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Michelin Pilot Road 5 GT or Regular Road 5?

I Feel Fizzy

Member
Member
I put a set of Michelin Pilot Road 5 GT's on my 2018 Concours this summer, planning for a cross-country trip which did not happen due to shingles.

I do my own tires, and my question is this: The GT's were a bear to mount! Has anyone found found it any easier to mount the regular Pilot Road 5s compared to the GTs? Second question is: do we really need the recommended GTs, or will the regular Pilot Roads do as well? I have an FZ1 and I love the Metzler Sportec M9s on that. Great wet grip too. But this is a much different bike.

I don't ride two-up and usually only run a top case and tank bag, no side bags. I definitely ride on the sporty side of things, and prefer grip (in the rain too) and performance over mileage. I figure changing tires is relatively cheap insurance. I bought the GTs because of the planned trip, which would have worn them out. I still plan on taking some trips (solo) with loaded up bags. I just hate to struggle with those GTs if I don't need them.

Looking forward to your experiences with them.

Craig
 

2andblue

Member
Member
I put a set of Michelin Pilot Road 5 GT's on my 2018 Concours this summer, planning for a cross-country trip which did not happen due to shingles.

I do my own tires, and my question is this: The GT's were a bear to mount! Has anyone found found it any easier to mount the regular Pilot Road 5s compared to the GTs? Second question is: do we really need the recommended GTs, or will the regular Pilot Roads do as well? I have an FZ1 and I love the Metzler Sportec M9s on that. Great wet grip too. But this is a much different bike.

I don't ride two-up and usually only run a top case and tank bag, no side bags. I definitely ride on the sporty side of things, and prefer grip (in the rain too) and performance over mileage. I figure changing tires is relatively cheap insurance. I bought the GTs because of the planned trip, which would have worn them out. I still plan on taking some trips (solo) with loaded up bags. I just hate to struggle with those GTs if I don't need them.

Looking forward to your experiences with them.

Craig
Craig I know some were running the non GT 5’s because they wanted a change and GT’s release date was a few months behind the regular - I don’t recall anyone mentioning anything negative.

She is a big girl though and does catch a lot of wind so it’s not just the weight.

I would stay on the GT side of things, but I also like to push the machine quite a bit and don’t need a carcass to let loose, however unlikely that is…. Not to mention the roads in our area are terrible, another reason to have a more fortified sidewall. I have zero doubt some of the potholes we’ve hit here would have torn a lesser tire apart.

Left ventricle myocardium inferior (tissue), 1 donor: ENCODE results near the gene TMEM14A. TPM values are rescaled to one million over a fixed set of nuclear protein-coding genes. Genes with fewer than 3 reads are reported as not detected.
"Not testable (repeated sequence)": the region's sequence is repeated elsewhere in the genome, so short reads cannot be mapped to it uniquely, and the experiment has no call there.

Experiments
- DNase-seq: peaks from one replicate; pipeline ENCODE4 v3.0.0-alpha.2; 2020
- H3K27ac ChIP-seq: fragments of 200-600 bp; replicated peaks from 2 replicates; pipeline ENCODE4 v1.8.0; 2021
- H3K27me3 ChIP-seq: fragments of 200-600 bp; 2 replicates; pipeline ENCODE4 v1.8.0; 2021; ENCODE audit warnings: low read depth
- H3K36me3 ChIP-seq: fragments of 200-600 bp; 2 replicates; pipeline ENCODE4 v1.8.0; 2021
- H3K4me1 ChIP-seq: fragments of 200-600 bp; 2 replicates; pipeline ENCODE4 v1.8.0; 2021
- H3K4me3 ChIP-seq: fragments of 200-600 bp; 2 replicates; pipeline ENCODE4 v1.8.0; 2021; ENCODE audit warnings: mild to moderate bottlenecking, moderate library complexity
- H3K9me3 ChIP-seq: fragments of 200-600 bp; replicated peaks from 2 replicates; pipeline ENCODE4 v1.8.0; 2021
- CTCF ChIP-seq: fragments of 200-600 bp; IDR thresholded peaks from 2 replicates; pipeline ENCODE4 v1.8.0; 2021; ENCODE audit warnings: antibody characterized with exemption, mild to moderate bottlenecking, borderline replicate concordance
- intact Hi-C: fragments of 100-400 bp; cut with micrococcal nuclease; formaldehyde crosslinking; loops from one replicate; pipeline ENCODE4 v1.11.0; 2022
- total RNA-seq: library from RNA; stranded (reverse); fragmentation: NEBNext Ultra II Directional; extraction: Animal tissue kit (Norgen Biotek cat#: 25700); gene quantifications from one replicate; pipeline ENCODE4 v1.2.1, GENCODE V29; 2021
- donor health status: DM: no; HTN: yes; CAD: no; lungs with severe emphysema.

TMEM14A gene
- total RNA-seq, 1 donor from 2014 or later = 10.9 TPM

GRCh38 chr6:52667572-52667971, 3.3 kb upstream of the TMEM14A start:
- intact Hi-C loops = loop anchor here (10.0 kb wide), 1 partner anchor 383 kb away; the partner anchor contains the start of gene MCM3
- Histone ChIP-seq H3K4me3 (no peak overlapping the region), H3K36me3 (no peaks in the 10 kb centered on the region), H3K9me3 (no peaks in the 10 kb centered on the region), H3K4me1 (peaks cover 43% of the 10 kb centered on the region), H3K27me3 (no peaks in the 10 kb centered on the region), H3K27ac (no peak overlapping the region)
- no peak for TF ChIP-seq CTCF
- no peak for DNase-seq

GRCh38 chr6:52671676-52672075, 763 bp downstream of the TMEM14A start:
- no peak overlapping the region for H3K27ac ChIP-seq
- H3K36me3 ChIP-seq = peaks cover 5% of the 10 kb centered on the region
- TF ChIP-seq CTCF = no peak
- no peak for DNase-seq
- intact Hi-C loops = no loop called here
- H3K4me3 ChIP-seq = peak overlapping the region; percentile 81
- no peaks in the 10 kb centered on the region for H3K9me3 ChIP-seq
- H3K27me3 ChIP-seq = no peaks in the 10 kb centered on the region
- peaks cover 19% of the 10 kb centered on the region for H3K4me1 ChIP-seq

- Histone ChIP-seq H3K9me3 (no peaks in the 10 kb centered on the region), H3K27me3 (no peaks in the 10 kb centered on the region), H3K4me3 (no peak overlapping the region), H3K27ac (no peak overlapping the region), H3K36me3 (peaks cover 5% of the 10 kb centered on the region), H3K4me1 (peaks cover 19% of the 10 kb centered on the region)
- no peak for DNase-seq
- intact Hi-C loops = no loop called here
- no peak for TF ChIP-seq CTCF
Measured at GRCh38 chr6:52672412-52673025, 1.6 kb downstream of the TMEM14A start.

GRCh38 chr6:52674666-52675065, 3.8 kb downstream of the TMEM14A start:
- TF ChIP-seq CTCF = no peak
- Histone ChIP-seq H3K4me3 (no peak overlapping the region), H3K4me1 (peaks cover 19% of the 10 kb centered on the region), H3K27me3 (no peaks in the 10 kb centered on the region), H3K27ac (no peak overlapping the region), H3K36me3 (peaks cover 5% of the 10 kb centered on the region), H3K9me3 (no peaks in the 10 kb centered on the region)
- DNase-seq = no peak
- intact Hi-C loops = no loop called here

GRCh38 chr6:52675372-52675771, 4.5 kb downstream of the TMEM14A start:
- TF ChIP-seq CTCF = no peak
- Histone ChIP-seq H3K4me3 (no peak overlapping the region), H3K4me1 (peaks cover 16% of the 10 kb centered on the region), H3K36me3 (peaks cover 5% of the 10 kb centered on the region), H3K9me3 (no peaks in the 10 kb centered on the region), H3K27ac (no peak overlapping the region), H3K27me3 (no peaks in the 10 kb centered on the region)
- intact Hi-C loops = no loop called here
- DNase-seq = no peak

Wayne, Carol & Blue
 

Road Runner

SE USA - AAD
Member
Craig I know some were running the non GT 5’s because they wanted a change and GT’s release date was a few months behind the regular - I don’t recall anyone mentioning anything negative.

She is a big girl though and does catch a lot of wind so it’s not just the weight.

I would stay on the GT side of things, but I also like to push the machine quite a bit and don’t need a carcass to let loose, however unlikely that is…. Not to mention the roads in our area are terrible, another reason to have a more fortified sidewall. I have zero doubt some of the potholes we’ve hit here would have torn a lesser tire apart.

Wayne, Carol & Blue
What "2andblue" said re: GT. +1

I recently went away from the Pirelli Angel GTs, in favor of the Michelin Road 5 GT. Over 2 years I have several punctures on relatively new Pirelli tires that co$t$ me, so I am hoping the Michelins are more durable. I had them in the past ...
 

kzz1king

Member
Member
What "2andblue" said re: GT. +1

I recently went away from the Pirelli Angel GTs, in favor of the Michelin Road 5 GT. Over 2 years I have several punctures on relatively new Pirelli tires that co$t$ me, so I am hoping the Michelins are more durable. I had them in the past ...
I tried the Angels once. At about 5000 miles I got 2 rock punctures on my gravel road. Didn't try them again.
 

TireguyfromMA

Member
Member
What part of getting the GT's on your wheel did you have the most trouble with? I've been doing my own tires for 11 years now, have GT's on my 2010 and love em. There might be other tires that perform better on the track or dry roads but when the roads get wet these are the best. You might not have lube in all the right spots causing the rubber to hang up or get stuck to the wheel. Another problem is not getting the beads of the tire to collapse into the drop center of the wheel enough to get those last few inches of tire bead over the edge of the wheel. Once in awhile I have to use the big IRWIN pistol clamps around the 6 o'clock position of the tire to get it to collapse into the drop center while I'm getting the last few inches of the bead from say 10 to 1 o'clock position over the wheel. If the tire bead stays at the edge of the wheel you will have a really hard time getting the rest of the tire on the wheel.